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Exterior Adhesives: Choosing the Right Outdoor Glue

Canada’s Handiest Man, Steve Maxwell, lists the pros, cons and main uses of 4 exterior glues.

Assorted GluesGluing things so they stay together in potentially wet, outdoor conditions is entirely different than working with interior projects that never see moisture, UV rays or wide temperature swings. If you want outdoor projects to endure, you need more than ordinary glue, and while the adhesives available for exterior applications are getting better quickly, you’ve still got to understand where each technology works best and why.   Wood is the most commonly glued exterior material, and you’ve got four main choices to make it stick: cross linking PVA glue (so-called “weatherproof” type I and type II carpenter’s glues), polyurethane glues, epoxies and construction adhesives.

1) Cross-linking PVA Glue

Of these options, cross-linking PVA is the cheapest and easiest to use. It looks just like regular wood glue, and even cleans up with water before it dries. After hardening, however, cross-linking PVA is more or less moisture-proof because of the transformation of the polymers that occur while drying. Cross-linking PVA won’t hold up indefinitely in submerged situations, but it will keep things together during extended damp weather that would turn ordinary white, yellow or brown carpenter’s glues to mush in a few days. Weatherproof PVA glues are rated by the American National Standards Institute (ANSI), and glues meeting their “type II” rating offer acceptable performance outdoors. Type I PVA stays hard more reliably after extended exposure to water. If a PVA glue doesn’t have either of these ratings printed on the bottle, or the word “weatherproof” isn’t mentioned, it’s probably not for use outdoors.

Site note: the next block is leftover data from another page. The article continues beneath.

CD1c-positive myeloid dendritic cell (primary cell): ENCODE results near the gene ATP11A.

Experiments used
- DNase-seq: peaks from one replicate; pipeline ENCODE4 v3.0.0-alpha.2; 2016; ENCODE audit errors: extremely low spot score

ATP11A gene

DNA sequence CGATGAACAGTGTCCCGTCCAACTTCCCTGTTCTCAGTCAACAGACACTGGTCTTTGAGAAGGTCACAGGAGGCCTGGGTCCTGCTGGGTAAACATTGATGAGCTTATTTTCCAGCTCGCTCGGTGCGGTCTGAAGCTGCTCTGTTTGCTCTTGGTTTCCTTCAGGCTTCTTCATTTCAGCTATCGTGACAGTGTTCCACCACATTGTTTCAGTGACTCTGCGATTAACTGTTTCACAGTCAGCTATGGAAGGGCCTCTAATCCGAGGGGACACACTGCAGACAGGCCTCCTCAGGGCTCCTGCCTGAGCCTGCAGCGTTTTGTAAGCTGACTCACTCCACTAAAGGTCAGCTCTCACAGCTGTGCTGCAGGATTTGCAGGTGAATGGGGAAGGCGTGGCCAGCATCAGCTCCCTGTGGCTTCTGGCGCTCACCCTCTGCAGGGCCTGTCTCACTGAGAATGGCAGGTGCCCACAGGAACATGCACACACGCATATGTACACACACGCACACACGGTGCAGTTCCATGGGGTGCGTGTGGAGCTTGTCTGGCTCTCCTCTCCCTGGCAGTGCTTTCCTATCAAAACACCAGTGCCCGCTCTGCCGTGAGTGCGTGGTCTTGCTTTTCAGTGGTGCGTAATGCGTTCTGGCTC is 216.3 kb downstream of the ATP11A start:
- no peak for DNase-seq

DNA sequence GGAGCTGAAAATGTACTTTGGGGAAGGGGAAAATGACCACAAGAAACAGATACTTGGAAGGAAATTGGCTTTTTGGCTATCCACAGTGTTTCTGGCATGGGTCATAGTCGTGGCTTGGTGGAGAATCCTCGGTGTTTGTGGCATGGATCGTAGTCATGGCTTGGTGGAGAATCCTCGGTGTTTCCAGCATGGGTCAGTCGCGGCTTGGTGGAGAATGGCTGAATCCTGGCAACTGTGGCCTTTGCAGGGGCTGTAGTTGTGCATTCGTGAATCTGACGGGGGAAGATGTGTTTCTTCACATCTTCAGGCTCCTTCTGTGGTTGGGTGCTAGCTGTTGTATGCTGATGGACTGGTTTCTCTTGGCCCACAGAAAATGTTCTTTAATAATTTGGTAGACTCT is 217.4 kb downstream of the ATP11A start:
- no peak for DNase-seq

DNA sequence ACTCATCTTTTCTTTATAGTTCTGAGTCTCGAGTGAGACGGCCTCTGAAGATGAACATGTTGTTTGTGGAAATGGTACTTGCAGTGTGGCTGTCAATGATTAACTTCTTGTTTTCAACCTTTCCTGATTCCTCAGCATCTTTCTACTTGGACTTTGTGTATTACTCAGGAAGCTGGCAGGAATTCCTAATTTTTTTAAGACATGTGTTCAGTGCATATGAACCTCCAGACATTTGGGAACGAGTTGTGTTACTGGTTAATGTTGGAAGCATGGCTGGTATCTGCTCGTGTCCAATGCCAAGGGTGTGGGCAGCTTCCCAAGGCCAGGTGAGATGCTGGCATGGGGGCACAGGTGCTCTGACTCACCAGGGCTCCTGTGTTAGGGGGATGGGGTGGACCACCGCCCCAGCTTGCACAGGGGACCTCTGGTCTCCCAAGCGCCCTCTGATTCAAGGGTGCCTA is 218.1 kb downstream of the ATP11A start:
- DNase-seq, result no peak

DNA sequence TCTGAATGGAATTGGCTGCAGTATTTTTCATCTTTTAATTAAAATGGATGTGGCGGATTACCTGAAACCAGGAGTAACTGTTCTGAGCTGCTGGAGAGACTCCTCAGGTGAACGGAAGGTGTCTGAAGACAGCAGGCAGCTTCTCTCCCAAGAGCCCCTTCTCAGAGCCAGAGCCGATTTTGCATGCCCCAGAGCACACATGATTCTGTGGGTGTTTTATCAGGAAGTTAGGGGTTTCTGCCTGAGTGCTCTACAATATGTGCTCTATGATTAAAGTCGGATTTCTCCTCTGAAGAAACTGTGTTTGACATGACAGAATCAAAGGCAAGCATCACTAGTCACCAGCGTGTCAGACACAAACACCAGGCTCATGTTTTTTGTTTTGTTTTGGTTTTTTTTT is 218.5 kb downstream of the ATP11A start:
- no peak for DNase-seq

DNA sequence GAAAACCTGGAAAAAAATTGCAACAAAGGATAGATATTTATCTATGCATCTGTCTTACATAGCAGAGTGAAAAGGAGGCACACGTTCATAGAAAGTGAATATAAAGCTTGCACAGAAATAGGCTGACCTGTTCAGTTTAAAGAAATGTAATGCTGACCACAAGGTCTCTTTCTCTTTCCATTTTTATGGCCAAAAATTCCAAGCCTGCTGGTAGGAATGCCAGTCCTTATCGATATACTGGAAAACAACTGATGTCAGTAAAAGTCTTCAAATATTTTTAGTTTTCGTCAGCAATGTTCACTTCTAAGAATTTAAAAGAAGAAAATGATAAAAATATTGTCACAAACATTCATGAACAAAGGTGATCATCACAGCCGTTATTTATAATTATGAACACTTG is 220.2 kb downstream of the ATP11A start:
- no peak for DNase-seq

Pros:

  • Inexpensive
  • Non-toxic
  • Easy clean up when wet

Cons:

  • Goes gummy in bottle after 12 to 24 months
  • Requires temps above 10ºC while drying for full joint strength